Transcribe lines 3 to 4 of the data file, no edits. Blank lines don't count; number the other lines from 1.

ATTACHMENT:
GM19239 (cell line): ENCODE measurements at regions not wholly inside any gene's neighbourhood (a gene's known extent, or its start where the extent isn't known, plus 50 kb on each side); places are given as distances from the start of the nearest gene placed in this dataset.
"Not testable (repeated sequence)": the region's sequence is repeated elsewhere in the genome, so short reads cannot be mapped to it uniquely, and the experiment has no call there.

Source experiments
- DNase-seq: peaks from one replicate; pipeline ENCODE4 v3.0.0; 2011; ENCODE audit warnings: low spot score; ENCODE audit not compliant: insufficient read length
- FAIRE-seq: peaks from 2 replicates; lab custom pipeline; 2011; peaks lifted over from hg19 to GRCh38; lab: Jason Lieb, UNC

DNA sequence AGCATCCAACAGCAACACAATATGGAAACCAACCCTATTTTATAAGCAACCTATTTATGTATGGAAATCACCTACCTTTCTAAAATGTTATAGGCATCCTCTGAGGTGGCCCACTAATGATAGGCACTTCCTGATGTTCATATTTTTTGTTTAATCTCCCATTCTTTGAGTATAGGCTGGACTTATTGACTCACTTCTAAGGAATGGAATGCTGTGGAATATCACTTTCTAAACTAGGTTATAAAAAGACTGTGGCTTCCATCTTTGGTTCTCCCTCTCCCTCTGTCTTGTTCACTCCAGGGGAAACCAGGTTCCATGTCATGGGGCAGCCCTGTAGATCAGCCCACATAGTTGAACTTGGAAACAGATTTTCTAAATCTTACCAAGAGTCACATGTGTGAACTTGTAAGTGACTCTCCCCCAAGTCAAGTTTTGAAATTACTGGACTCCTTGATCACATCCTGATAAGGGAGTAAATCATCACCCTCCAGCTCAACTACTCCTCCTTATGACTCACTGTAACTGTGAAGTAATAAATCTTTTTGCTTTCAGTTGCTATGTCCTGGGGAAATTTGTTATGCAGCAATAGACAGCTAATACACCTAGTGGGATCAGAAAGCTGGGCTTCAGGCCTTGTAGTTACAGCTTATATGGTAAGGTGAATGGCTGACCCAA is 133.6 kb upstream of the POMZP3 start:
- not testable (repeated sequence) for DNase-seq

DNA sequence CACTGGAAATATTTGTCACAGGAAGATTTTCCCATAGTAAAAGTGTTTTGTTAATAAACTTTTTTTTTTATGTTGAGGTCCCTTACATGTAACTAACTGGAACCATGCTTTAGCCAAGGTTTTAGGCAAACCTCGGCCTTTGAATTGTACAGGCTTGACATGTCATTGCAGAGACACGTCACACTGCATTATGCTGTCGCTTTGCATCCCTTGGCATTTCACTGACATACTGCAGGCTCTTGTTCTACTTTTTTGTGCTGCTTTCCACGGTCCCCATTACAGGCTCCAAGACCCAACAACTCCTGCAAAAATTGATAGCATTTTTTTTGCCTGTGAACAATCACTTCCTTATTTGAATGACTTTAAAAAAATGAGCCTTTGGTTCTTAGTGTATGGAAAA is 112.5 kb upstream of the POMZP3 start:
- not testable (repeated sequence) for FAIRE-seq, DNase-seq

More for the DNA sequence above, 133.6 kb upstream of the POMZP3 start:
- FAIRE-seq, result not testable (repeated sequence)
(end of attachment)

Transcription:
Source experiments
- DNase-seq: peaks from one replicate; pipeline ENCODE4 v3.0.0; 2011; ENCODE audit warnings: low spot score; ENCODE audit not compliant: insufficient read length